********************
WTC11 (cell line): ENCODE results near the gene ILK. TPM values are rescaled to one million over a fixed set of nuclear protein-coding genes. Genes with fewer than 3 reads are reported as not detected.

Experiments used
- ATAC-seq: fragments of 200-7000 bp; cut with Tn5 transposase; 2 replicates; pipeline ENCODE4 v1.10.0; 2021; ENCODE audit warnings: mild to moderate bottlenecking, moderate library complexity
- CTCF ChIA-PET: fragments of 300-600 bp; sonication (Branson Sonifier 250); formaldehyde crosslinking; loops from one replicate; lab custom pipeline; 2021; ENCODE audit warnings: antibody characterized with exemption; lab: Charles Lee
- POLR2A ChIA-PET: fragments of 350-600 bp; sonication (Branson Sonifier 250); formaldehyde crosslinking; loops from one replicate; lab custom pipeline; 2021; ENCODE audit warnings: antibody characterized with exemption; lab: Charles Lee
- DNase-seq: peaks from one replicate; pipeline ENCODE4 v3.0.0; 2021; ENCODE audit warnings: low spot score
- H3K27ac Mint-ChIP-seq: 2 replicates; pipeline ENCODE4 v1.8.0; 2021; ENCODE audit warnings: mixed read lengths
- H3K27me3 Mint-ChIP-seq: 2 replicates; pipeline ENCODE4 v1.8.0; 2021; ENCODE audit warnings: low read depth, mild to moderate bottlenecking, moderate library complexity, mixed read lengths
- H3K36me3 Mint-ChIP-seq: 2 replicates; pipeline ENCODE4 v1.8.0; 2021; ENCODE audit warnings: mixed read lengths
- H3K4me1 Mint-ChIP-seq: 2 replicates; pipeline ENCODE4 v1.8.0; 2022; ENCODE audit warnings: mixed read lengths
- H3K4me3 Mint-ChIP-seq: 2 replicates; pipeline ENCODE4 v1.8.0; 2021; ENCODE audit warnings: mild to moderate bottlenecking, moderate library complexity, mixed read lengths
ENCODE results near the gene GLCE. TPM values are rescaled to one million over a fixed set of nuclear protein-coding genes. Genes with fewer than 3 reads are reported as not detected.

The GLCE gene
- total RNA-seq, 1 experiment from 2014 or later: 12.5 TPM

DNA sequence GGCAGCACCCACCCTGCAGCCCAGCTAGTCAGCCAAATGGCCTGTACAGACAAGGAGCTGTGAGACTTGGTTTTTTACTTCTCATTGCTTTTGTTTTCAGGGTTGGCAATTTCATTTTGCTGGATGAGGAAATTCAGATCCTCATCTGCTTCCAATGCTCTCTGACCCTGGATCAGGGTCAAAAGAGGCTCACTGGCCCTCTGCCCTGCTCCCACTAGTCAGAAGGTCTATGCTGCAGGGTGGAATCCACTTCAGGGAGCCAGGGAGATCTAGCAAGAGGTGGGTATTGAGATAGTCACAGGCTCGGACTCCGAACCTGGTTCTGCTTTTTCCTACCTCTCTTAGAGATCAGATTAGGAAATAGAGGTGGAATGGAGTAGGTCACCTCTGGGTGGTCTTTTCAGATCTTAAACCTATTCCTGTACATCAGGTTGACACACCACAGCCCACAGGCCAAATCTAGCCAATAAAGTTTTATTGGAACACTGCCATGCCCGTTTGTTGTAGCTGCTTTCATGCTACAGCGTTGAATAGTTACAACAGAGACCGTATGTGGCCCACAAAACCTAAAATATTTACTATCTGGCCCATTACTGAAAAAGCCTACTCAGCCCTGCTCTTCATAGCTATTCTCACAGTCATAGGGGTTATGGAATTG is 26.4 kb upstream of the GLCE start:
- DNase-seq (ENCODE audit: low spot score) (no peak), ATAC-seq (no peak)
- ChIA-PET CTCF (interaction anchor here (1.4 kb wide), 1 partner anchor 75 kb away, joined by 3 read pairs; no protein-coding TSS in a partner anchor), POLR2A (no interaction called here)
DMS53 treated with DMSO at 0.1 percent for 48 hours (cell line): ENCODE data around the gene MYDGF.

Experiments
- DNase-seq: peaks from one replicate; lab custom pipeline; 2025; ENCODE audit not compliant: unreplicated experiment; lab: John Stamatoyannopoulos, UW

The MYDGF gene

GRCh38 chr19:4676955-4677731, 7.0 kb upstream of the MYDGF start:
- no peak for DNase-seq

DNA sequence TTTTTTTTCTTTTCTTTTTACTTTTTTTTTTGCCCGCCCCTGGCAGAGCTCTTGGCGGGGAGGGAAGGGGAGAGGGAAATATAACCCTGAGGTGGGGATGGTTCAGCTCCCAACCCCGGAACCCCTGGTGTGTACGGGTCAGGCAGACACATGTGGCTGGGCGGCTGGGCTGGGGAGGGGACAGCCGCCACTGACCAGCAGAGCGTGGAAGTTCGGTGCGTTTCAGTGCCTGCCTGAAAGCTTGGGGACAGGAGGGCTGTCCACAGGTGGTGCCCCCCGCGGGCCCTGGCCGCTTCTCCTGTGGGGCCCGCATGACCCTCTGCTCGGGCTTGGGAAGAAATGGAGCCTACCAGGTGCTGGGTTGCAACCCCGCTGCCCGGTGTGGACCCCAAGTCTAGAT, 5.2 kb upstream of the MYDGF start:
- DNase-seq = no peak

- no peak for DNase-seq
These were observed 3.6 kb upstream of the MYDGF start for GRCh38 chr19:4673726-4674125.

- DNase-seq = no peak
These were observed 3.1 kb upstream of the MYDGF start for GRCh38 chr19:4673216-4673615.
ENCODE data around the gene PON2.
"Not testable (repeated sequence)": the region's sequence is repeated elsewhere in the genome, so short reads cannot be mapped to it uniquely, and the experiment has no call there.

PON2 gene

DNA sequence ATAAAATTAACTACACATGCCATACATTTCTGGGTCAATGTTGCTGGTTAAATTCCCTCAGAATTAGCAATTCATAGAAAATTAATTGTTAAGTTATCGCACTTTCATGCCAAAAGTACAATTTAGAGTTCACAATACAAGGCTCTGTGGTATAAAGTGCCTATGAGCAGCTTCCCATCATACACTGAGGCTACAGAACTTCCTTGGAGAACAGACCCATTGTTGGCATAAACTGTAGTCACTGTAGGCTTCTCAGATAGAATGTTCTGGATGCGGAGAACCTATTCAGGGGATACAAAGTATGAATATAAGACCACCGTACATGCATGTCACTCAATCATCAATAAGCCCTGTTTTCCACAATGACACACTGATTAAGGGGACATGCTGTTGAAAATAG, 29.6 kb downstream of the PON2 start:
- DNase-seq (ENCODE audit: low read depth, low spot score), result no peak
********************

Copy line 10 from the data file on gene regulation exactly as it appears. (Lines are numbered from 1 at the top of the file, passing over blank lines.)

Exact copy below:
- H3K4me1 Mint-ChIP-seq: 2 replicates; pipeline ENCODE4 v1.8.0; 2022; ENCODE audit warnings: mixed read lengths